Even as the U.S. churns out more fossil fuels, evidence abounds that alternative energy in general—and solar in particular—is staging a comeback of sorts. And the halo effect has spread to solar stocks.
On January 5, 2014, CBS’ 60 Minutes aired a segment titled “The Cleantech Crash” that grossly misrepresented the state of the sustainable energy industry.
Economists disagree, however, on exactly how much demographics are responsible for the current fall in the participation rate. The Chicago Fed estimated in 2012 that retirements accounted for one-fourth of the drop in labor force participation since the recession began. Other analysts, including Barclays, have suggested that aging Boomers could account for more than half the drop.
Then there was our position, the position that Stuart Holland, Jamie Galbraith and I are putting forward (we call it The Modest Proposal for the Resolution of the Euro Crisis), that the present path on which the eurozone finds itself is inexorably leading to a disintegration of the eurozone part of the European Union, but that nevertheless there are things we can do to prevent that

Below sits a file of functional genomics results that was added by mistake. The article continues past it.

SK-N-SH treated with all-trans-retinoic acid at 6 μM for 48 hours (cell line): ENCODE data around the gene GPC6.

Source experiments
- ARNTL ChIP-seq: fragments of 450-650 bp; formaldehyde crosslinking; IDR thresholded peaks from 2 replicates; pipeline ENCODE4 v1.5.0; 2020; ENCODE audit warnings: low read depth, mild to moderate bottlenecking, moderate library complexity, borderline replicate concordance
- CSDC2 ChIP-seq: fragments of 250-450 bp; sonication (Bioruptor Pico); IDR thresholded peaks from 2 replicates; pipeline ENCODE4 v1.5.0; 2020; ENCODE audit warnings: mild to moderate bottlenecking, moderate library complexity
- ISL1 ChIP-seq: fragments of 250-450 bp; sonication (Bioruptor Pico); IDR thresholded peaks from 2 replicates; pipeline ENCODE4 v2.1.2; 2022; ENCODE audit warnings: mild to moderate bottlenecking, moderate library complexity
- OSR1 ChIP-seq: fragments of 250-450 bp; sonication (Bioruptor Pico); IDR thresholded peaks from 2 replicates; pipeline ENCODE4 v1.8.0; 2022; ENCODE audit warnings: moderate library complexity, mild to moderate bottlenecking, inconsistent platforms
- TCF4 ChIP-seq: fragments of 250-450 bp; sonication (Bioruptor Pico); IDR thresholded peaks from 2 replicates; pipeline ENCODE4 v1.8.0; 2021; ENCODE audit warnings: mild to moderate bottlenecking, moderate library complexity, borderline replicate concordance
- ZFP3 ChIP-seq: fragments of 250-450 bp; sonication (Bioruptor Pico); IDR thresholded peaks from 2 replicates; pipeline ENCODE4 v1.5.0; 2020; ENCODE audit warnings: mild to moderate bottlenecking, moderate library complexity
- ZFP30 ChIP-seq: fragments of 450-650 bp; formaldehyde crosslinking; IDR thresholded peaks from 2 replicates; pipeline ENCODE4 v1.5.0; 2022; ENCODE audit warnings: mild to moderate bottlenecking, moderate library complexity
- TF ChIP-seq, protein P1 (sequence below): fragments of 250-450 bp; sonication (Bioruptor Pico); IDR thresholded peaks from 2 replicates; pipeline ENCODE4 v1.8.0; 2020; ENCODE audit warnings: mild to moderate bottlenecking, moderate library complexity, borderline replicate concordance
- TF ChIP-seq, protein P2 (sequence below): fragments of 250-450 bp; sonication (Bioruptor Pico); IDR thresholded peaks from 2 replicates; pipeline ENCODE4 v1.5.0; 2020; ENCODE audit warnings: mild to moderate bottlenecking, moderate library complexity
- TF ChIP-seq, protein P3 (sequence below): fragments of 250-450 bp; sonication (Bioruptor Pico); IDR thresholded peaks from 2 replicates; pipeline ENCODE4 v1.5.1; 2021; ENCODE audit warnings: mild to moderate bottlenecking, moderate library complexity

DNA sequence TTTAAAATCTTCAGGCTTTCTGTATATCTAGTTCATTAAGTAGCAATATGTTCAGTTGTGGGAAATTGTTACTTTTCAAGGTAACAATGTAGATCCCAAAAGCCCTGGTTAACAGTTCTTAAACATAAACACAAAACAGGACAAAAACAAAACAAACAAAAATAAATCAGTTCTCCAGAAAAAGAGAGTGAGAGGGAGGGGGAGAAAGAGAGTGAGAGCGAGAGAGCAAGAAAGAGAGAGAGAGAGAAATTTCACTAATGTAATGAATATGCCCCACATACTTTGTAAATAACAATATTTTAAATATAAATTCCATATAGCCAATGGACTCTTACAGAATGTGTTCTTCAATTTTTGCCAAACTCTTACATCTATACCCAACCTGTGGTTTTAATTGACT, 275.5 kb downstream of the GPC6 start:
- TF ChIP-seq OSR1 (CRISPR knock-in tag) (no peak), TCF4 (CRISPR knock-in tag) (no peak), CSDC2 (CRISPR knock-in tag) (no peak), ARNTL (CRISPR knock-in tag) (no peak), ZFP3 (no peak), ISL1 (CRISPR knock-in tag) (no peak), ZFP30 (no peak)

When we sought to impose a large fine on the Bridgestone-Firestone Tire Company for flagrantly disregarding workplace safety rules and causing workers at one of its plants in Oklahoma to be maimed and killed, for example, the community was solidly behind us — that is, until Bridgestone-Firestone threatened to close the plant if we didn’t back down.
Some conservatives are beginning to develop more realistic approaches to joblessness and poverty. In the latest issue of the journal National Affairs, Michael Strain, a scholar at the conservative American Enterprise Institute, lays out a compelling agenda for any Republican politician brave enough to pick it up.
Outgoing Federal Reserve Chairman Ben Bernanke on Thursday dismissed concerns that the central bank’s extraordinary stimulus program is taking a growing toll on the economy, such as by raising the risk of future high inflation.